Foxes are canids, along with dogs, wolves, and coyotes. Other species in the same family roam in packs. You might see a lone coyote, but usually, their pack is close-by, and you most often see them in groups. But foxes are a different story. Have you ever seen a group of foxes? What would that even be called? Do foxes hunt in packs? These are good questions, so to answer, we’re going to have to take a closer look at foxes and their social life.
The Social Lives of Foxes
Foxes go through an interesting cycle each year. They mate in the winter, have cubs in the spring, then raise the cubs through the spring, summer, and autumn. By the time winter comes around again, the cubs are now fully-grown adult foxes, able to care for themselves and ready to mate, and continue the cycle.
But that means that two parent foxes usually have a group of cubs with them for most of the year. They all share the same den, but hunting is done separately once the cubs are old enough to fend for themselves. The maturing foxes won’t leave the den for good until winter when they’re ready to mate.
How Foxes Avoid Each Other
While fox families stick together for some length of time as the cubs adjust to life and prepare to head out on their own, interaction between foxes that aren’t mating or family are very rare.
Young males will search for young females in the winter, but most species of fox will stick together for life once they find a suitable mating partner. Beyond this, they tend to stay in their own territory, so non-related foxes rarely see each other. But this is no accident. In fact, foxes have methods to ensure that they don’t unnecessarily run into each other.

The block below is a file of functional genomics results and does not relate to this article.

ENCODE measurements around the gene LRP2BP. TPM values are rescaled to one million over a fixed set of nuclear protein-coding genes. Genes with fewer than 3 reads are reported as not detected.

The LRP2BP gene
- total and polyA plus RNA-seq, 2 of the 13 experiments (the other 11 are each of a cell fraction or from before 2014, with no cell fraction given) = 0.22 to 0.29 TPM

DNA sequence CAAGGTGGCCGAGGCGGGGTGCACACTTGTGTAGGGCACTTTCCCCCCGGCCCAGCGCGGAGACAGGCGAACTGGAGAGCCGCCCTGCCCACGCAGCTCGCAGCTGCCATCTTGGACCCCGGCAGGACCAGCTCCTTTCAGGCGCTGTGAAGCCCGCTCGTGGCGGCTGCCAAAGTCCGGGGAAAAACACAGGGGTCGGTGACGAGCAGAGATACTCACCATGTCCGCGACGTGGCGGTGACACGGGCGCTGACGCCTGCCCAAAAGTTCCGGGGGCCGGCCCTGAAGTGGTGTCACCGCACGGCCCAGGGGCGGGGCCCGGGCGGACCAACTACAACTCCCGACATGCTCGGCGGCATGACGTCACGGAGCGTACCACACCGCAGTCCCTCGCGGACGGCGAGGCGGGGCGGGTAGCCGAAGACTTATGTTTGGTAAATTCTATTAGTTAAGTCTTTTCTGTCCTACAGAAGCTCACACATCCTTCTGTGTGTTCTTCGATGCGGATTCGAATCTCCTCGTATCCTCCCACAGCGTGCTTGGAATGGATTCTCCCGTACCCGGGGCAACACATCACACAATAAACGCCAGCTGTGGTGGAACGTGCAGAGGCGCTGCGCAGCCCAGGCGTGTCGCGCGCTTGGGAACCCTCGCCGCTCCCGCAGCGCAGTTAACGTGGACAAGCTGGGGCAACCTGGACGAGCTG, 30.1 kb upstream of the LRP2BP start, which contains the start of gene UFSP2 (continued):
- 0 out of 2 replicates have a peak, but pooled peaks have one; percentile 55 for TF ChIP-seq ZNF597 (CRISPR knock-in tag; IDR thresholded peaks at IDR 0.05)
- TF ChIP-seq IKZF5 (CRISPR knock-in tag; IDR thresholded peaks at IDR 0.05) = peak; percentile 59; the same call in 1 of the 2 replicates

Foxes are highly territorial. They don’t want other foxes in their area. So, they use scent marking, just like dogs, to ensure that other foxes know to stay out of their area. But if they should happen to meet on accident, it rarely ends in altercation.
Other Times Foxes Stick Together
Foxes usually have families consisting of two parents and their cubs, but that’s not the only time that foxes stick together. Sometimes, foxes have a helper pair that follows the dominant pair of the household. These helpers are most often the dominant pair’s offspring that stayed in the den longer than normal.
Are Foxes Pack Hunters?
Even among a family, each member will hunt and forage for themselves. In the first few months of a cub’s life, their food is brought back to the den by one of their parents. But once they’re old enough to start exploring the world outside the den, they’re made to start finding food of their own. This forces them to be self-reliant early while they’re still living in their parent’s den. It’s necessary, though, since foxes have to be ready to fend for themselves in such a short time.
For the most part, foxes try to avoid running into other foxes. But most foxes are living with other foxes in their own family. They mate every winter, which means they’re living with their cubs every spring and summer. The cubs have just one year to learn everything they need to know and move out so they can start families of their own. But even among family, hunting is done solo. Each member must feed themselves from a young age. So, foxes aren’t pack animals, but they are family animals.
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